7. Cheers. I might just have another look tomorrow and go through with a fine tooth comb and see what I see. Just to make sure I have got my diagnosis correct.
  8. how far away is necessary? 5m, 10m or 50m? It is possible that it is also a laying worker but I am pretty sure the eggs are good. Just another new experience with bees, just when I was thinking I was getting a good grip on things!
  9. Okay, to give the background. Approx. 8 weeks ago I discovered one of my hives had no queen and a pile of supercedure cells. I thought "sweet,leave them to do their thing" I noticed 3 weeks later upon inspection that I couldn't find the queen. There was a small section of eggs and very young brood. Only 1 egg per cell. Looked normal so I thought I had a queen, not laying workers. I went back in today. It is full of drones and it is entirely drone brood. Not scattered but big, swathes of it, so I think it is a poorly mated queen. I certainly can't find her and It wasn't the warmest for mating flights. Either way something has gone wrong. Looking at my options, I am quite happy to shake out the hive, let the workers find the other 3 hives in the apiary and strengthen them. It seems to be the easiest option.. I have placed in a frame of open brood (eggs, some just hatched by the looks of). So will take a look next weekend, if no queen cells I might do the shake out. Any thoughts on my plan?
  10. Excellent. I caught a swarm Oct 16 last year and put it onto undrawn foundation. there is always a niggling thought that they could be an AFB risk.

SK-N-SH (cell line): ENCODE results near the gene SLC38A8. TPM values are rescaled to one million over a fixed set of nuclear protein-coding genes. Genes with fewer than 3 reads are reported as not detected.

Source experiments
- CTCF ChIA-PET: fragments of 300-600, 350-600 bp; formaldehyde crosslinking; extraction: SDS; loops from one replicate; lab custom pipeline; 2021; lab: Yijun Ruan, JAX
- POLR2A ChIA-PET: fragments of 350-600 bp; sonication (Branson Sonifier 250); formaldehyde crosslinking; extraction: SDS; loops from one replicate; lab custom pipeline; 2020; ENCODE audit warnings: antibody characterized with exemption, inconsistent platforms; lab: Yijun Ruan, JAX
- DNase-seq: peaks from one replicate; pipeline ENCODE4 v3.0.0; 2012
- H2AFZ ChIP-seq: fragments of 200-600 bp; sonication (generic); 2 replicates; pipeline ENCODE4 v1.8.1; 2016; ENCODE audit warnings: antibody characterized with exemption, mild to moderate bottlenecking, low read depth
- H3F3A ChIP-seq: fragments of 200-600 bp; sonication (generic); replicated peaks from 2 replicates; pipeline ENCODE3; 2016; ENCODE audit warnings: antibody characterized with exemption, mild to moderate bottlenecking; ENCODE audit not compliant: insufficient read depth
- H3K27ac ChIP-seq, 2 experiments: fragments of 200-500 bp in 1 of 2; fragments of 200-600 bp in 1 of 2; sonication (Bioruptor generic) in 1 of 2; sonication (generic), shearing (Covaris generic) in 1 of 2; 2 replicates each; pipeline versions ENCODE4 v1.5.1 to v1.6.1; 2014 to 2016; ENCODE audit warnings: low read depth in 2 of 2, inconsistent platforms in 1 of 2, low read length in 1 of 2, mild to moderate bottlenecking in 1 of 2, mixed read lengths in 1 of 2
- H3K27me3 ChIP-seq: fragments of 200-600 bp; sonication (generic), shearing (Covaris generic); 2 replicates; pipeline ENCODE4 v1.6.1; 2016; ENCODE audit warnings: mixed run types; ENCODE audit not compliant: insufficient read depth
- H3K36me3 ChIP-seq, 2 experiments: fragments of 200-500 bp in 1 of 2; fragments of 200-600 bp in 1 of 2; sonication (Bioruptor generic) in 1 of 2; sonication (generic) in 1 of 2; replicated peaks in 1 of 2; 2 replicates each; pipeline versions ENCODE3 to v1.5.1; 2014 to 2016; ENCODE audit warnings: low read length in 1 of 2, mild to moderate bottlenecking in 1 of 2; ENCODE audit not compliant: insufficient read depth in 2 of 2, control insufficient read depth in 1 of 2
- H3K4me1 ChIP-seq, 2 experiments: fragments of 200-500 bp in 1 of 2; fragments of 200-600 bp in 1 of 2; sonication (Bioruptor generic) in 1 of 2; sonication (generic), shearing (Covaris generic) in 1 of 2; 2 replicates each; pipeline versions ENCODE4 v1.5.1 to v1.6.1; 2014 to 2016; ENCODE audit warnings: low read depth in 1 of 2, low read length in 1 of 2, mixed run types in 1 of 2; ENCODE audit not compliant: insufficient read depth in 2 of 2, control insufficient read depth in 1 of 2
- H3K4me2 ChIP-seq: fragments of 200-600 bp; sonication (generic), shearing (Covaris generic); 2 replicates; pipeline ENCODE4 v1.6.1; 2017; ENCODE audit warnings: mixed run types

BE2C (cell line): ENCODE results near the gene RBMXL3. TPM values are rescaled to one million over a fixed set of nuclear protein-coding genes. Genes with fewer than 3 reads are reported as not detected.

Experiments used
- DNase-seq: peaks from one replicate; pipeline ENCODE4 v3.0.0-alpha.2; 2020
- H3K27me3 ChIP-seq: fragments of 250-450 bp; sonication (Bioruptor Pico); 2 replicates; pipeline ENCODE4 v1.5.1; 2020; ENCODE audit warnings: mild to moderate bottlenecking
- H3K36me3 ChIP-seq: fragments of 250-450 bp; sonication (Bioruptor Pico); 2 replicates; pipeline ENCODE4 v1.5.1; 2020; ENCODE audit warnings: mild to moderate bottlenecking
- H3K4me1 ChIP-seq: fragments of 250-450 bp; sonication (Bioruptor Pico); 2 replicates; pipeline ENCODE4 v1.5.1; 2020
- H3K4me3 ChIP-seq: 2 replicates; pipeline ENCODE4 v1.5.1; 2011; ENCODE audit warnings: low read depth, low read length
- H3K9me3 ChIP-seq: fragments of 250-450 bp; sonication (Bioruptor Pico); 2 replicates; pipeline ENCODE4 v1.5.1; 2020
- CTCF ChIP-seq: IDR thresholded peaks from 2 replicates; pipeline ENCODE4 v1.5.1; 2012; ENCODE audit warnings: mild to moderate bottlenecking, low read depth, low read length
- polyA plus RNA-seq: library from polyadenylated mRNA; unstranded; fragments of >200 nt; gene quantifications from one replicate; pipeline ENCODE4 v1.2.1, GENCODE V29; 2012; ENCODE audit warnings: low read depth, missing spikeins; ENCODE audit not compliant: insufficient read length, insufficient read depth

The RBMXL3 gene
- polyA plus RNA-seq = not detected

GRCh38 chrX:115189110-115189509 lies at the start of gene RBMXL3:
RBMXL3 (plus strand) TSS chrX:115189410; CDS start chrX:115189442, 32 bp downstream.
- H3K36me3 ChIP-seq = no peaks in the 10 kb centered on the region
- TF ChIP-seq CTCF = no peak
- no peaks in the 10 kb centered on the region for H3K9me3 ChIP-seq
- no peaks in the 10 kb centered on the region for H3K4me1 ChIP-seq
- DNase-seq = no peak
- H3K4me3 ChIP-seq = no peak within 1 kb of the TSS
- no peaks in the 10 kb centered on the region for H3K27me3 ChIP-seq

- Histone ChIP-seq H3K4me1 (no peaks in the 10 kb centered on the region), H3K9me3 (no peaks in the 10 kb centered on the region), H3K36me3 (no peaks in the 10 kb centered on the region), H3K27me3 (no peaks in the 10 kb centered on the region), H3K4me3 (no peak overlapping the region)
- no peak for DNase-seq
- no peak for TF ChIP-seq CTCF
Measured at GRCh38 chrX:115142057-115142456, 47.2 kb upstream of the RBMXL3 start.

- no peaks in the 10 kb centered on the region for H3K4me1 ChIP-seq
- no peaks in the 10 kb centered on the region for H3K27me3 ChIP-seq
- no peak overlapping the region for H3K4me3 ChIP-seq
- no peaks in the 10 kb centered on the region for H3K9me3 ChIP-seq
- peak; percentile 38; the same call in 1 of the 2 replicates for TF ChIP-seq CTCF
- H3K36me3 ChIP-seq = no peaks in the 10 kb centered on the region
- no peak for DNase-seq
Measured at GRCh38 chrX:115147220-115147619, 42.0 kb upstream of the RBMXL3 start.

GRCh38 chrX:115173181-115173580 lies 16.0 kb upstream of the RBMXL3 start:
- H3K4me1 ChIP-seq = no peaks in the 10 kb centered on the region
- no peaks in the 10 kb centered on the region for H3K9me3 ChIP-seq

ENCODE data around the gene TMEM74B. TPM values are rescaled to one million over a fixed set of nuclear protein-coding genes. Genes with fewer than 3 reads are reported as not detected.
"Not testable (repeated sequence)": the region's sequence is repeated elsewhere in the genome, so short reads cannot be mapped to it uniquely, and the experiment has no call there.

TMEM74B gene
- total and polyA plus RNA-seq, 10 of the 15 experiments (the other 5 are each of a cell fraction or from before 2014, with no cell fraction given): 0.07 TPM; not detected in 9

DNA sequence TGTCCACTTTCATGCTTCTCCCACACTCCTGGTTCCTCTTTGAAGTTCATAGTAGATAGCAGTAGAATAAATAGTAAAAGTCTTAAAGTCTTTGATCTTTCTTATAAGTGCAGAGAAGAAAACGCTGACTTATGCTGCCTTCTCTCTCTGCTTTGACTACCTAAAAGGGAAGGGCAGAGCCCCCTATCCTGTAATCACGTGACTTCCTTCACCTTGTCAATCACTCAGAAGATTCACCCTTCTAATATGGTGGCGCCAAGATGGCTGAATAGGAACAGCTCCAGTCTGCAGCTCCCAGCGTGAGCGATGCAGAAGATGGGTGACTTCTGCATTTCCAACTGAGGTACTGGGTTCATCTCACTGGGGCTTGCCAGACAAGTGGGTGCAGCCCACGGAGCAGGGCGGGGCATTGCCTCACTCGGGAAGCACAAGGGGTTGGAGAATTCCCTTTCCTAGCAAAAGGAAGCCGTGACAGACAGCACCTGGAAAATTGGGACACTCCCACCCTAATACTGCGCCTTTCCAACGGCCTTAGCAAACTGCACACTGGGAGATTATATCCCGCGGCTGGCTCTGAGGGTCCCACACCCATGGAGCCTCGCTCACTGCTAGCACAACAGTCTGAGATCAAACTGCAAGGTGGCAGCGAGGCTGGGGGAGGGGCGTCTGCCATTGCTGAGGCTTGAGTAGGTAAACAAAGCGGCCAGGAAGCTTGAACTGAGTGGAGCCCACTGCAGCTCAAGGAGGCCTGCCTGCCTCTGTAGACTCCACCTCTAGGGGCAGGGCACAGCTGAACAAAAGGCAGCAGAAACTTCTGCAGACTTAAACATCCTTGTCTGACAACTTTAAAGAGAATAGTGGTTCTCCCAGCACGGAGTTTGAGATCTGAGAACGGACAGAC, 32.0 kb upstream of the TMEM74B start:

11. Just wondering because I have seen swarms that have been caught and requeened for sale on Trademe.
  12. Do you guys ever have any problems with AFB from swarms?
  13. Original post was just me asking a question, just a general query after I had a thought (which my wife tells me can be dangerous). I wasn't thinking about any particular hive. Coincidentally, I then checked a hive today that should have a new queen and didn't see one, or eggs. I was expecting to and the follow up post was about that hive. I am not bothered. trying to avoid doing the newbie thing and panicing. Like I said, I put in a frame of brood, eggs and grub and if they need a new queen then they will make one. And I have a spare in a nuc. So I will look again in a weeks time. If there are new eggs, or queen cells drawn then I will have a better idea of what is going on. It is early enough in the season that I am sure it will be a productive hive eventually.
  14. Yeah, I have a hive that in theory should have had a queen emerge a couple of weeks ago, yet I can't find any eggs. I put a frame of capped brood, grubs and eggs in today and will see if they draw anything out. I have been told it may be too soon to see eggs. I put a frame of eggs in last week and they haven't drawn any queen cells so I am assuming there may be a queen in there somewhere. I was just considering options. I have a spare queen sitting in a nuc but don't want to risk her being killed.
  15. I think I will take the answer as "Probably not a good idea!"
  • Create New...